You’re looking for genealogy records of your ancestors in Germany, and perhaps you’ve even found some. They might look like this:
And it makes you understand why everyone talks about how hard it is to understand German records: Not only are you dealing with an unfamiliar language, but the script makes the words difficult to interpret.
Most German Catholic church records are in Latin; Evangelical (Lutheran) records may be in Latin or German. Records as late as the 1930s are usually written in the old German Gothic script.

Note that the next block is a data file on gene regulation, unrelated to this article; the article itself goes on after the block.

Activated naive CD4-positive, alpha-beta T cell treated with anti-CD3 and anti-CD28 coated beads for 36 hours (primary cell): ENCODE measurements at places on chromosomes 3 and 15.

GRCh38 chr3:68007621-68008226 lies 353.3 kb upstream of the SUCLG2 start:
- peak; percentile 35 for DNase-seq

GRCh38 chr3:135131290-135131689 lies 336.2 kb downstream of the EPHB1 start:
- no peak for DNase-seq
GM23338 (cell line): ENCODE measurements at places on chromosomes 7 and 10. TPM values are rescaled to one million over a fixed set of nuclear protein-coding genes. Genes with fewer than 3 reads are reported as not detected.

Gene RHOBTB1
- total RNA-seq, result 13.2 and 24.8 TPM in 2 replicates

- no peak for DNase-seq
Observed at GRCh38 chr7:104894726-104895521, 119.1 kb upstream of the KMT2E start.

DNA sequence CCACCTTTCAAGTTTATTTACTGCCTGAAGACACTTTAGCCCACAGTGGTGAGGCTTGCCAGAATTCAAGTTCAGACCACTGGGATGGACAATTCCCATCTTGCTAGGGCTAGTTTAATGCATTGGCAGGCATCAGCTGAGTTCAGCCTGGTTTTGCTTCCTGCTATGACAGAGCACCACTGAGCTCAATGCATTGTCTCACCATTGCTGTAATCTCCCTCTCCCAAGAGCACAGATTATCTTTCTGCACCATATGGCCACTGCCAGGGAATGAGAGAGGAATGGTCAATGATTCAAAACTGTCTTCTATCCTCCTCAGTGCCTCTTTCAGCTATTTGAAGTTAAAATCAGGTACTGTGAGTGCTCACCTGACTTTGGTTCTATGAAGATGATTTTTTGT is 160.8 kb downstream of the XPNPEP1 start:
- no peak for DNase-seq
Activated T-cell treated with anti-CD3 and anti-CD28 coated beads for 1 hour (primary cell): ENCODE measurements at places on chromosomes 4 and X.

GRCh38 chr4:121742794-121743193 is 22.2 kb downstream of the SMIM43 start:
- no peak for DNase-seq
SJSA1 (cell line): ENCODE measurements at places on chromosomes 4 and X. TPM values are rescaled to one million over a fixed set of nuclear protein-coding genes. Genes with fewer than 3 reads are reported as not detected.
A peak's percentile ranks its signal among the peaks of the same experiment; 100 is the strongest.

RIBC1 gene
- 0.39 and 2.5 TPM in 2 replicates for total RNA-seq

But there are tricks you can use to figure out what these church records say about your German ancestors.
Our March 14 webinar, Interpreting German Records, will teach you how to work with German genealogy records, from basic translation to decoding hard-to-read handwriting and typeface. German genealogy expert James M. Beidler will show you
- tricks for reading German script and type
- resources for building your vocabulary of German terms and deciphering abbreviations
- a methodology for solving the quirks of the printed Gothic/Fraktur typeface
- strategies for transcribing and translating the handwritten German cursive script
The Interpreting German Records webinar takes place Thursday, March 14, at 7 p.m. Eastern Time (that’s 6 p.m. Central, 5 p.m. Mountain and 4 p.m. Pacific). You’ll save $10 on your registration if you sign up before March 7!